calla, an; m. [ceailian to call] A herald, found in the phrase, -- hilde ealla [q. v.] war's herald or a herald of war, Cd. 156; Th. 193, 26; Exod. 252.

CALU, caluw; adj. CALLOW, bald, without hair; calvus, glaber :-- Calu oððe hnot glaber [MS. glabrio], Ælfc. Gr. 9, 3; Som. 8, 36: Exon. 111b; Th. 427, 31; Rä. 41, 99. Monig man weorþ fæ-acute;rlíce caluw many a man becomes bald suddenly, Prov. Kmbl. 42. [Wyc. calu: Plat, kaal: Frs. keal: Dut. kaal: Kil. kael: Ger. kahl: M. H. Ger. kal: O. H. Ger. chalo, chalaw: Lat. calvus: Ir. Gael. calbh: O. Slav. golu.]

caluw bald, Prov. Kmbl. 42. v. calu.

calwa, an; m. A disease which causes baldness, the mange; alopecia = GREEK , Cot. 12.

calwer, es; m. Pressed curds; calmaria? Gabalacrum? -- Calwer [MS. caluuær] calmaria? Glos. Epnl. Recd. 157, 21: gabalacrum? 157, 26. Calwer gabalacrum? Cot. 96. v. cealre.

calwer-bríw, cealer-bríw, es; m. A thick pottage made of curds; calviale, Wrt. Voc. 290, 37. v. bríw.

calwere, es; m? n? [calu bald] A bald place on the top of the head, a skull, place of skulls, place for burial; calva, calvaria, Som. Ben. Lye.

camal a camel. Lk. Lind. War. 18, 25. v. camel.

camb, es; m. [camb joined; p. of cimban]. I. a comb for cleaning hair, wool, flax, etc; pecten. Wrt. Voc. 86, v. barnuc-camb, fleðe-camb, wulfes camb. II. the crest of a cock, the crest or top of a helmet, etc; crista :-- Helmes camb the helmet's crest; crista, Ælfc. Gl. 53; Som. 66, 75; Wrt. Voc. 36, 2. Camb on hætte, vel on helme a crest on the hat or helmet; crista, Cot. 46. [Orm. camb: Scot. kaim: O. Sax. camb, m: Frs. kaem: Dut. Kil. kam, m: Ger. kamm, m: M. H. Ger. kamp, m; kambe, f: O. H. Ger. kamp, kampo, m: Dan. kam, m. f: Swed. kam, m; Icel. kambr, m: Sansk. jambha, m. tooth.]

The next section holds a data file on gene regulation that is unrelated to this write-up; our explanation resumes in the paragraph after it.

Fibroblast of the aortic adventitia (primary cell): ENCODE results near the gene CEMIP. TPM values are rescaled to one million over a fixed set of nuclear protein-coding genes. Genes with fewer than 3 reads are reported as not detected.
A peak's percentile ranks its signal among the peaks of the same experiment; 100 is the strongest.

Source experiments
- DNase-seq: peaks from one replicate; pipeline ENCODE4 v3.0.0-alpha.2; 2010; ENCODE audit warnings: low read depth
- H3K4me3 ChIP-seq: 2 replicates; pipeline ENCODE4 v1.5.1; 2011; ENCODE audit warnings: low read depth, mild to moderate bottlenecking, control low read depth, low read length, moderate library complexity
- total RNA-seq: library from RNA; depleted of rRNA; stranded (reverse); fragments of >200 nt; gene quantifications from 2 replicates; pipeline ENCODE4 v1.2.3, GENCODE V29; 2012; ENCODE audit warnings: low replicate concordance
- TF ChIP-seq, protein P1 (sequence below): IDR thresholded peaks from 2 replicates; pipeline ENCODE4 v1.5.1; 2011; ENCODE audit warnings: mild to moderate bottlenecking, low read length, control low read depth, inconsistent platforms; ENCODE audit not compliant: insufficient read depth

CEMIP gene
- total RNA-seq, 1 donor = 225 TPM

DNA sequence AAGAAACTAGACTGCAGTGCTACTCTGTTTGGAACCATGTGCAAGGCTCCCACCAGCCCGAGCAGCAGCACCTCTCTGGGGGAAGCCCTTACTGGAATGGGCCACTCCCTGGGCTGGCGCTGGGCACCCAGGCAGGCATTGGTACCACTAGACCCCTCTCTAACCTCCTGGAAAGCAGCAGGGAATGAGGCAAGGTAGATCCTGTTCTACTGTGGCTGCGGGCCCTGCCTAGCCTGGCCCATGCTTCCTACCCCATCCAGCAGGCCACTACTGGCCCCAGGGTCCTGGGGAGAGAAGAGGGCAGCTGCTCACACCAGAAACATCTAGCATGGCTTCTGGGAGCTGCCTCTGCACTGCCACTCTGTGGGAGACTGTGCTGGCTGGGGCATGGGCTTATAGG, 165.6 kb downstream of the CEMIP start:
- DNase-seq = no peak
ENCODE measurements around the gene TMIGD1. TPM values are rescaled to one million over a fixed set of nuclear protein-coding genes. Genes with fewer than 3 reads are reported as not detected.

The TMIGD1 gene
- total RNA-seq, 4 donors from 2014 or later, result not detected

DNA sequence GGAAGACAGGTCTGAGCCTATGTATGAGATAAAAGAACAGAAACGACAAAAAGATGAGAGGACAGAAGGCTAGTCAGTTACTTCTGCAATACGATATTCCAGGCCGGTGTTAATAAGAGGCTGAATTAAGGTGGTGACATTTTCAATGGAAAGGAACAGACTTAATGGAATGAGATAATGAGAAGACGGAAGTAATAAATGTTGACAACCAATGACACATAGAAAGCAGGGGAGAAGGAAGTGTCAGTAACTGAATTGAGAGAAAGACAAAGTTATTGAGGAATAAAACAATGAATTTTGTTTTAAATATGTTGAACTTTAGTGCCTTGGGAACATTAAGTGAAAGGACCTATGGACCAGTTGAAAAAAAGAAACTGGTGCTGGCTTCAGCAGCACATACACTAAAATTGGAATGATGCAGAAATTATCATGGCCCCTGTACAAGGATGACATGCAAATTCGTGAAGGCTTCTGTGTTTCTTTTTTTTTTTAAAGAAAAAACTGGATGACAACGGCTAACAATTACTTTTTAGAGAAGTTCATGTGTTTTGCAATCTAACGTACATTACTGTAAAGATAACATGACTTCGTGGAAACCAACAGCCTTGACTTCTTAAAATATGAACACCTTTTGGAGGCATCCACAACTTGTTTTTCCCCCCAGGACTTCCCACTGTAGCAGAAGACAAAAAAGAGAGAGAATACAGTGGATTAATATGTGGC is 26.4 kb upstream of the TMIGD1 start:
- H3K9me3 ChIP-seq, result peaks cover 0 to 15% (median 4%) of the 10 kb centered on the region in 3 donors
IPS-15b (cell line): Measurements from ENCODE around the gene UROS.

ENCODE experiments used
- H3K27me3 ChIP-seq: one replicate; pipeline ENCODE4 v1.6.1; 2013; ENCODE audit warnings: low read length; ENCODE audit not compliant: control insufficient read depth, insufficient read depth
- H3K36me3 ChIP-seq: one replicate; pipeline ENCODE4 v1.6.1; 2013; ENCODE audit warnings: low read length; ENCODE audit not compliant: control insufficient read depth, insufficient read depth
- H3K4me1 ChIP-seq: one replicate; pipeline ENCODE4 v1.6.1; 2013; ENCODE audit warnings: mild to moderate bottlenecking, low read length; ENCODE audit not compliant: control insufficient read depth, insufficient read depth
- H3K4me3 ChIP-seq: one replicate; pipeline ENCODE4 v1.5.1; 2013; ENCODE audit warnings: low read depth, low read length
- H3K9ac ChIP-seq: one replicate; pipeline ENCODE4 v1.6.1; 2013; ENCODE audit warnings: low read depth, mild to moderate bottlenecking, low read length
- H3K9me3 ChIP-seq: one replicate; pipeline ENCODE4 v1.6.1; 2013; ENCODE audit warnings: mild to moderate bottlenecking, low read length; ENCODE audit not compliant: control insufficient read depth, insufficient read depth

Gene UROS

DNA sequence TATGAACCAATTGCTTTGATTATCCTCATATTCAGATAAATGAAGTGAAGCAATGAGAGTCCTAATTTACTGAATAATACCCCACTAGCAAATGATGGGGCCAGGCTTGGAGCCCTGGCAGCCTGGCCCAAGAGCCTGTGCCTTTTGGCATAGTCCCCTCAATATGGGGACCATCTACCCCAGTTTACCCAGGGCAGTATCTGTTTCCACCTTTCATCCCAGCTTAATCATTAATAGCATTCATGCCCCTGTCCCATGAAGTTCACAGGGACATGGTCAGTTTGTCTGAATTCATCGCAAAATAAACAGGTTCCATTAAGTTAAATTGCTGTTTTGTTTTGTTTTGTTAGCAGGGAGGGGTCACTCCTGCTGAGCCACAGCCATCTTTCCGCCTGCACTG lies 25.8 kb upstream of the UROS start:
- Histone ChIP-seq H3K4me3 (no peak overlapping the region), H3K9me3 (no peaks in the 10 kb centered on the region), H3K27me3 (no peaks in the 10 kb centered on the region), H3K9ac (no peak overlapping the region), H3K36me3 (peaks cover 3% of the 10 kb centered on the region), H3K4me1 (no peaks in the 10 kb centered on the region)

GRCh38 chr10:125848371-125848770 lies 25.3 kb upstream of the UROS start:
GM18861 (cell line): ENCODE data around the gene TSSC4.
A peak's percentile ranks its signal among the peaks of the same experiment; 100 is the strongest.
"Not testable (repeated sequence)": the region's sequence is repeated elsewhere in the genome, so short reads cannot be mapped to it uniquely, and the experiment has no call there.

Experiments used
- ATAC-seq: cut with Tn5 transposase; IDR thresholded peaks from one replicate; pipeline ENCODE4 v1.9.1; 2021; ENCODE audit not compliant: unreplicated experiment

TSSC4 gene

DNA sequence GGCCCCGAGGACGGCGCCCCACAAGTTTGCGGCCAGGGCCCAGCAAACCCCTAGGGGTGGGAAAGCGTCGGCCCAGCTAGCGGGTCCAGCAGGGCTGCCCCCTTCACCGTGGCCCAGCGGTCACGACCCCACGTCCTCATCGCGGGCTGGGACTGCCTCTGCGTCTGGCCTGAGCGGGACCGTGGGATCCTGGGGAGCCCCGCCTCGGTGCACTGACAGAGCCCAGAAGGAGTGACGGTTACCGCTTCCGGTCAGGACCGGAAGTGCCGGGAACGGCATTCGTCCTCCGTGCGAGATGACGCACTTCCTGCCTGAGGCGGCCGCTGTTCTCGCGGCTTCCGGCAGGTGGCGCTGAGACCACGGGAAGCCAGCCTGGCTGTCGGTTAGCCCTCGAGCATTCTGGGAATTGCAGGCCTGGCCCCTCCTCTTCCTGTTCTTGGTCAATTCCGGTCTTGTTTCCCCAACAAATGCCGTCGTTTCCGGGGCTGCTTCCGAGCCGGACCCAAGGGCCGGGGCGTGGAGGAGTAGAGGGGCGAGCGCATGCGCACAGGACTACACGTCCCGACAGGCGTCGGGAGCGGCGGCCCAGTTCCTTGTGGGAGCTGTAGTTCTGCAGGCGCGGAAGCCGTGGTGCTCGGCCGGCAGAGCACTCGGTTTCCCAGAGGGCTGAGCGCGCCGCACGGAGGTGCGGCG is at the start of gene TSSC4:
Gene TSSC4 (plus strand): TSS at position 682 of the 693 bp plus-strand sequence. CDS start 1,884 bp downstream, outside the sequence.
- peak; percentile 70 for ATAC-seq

camb, e; f. A comb, an assemblage of cells in which bees store their honey; favus :-- Hí yrnbþrungon me swá swá beón camba they surrounded me as bees [surround] the combs, Ps. Lamb. 117, 12.

cambiht [camb, iht]; adj. Combed, having a crest; cristatus. v. camb II.

camel, camell, camal, es; m. A camel; c&a-short;m&e-long;lus = GREEK = HEBREW :-- Wæs Iohannes gegerelad mið hérum cameles [camelles, Lind.] erat Iohannes vestitus pilis cameli, Mk. Skt. Rush. 1, 6. Iohannes hæfde gewéde of hérum ðæra camella Iohannes habebat vestimentum de pilis camelorum, Mt. Kmbl. Lind. 3, 4. Se camal, Lk. Lind. War. 18, 25.